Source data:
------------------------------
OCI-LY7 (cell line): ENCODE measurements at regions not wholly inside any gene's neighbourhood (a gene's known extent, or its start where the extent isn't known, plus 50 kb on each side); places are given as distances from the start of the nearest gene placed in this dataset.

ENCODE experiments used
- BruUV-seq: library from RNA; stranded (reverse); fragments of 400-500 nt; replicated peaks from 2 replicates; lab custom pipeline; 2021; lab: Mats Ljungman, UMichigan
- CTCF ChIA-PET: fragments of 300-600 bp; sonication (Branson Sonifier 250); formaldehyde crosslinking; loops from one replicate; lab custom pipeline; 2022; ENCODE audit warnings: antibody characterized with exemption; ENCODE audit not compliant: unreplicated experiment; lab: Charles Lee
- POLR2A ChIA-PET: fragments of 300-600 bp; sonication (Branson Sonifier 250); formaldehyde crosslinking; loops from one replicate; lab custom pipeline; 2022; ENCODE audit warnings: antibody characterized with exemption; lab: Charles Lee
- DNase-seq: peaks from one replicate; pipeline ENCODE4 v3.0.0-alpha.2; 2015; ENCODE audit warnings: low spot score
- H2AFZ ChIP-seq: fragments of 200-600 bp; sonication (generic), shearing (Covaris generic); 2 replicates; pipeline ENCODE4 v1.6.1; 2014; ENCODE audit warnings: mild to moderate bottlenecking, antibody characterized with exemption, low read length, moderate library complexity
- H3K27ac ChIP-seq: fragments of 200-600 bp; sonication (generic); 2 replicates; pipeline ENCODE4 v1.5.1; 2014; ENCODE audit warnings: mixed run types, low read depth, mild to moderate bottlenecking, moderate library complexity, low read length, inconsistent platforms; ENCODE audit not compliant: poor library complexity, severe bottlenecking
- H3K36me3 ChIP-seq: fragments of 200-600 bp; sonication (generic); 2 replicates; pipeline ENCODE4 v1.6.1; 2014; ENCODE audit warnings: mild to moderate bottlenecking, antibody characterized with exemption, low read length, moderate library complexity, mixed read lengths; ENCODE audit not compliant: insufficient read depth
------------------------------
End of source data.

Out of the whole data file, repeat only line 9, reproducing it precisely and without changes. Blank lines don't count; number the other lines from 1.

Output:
- H3K36me3 ChIP-seq: fragments of 200-600 bp; sonication (generic); 2 replicates; pipeline ENCODE4 v1.6.1; 2014; ENCODE audit warnings: mild to moderate bottlenecking, antibody characterized with exemption, low read length, moderate library complexity, mixed read lengths; ENCODE audit not compliant: insufficient read depth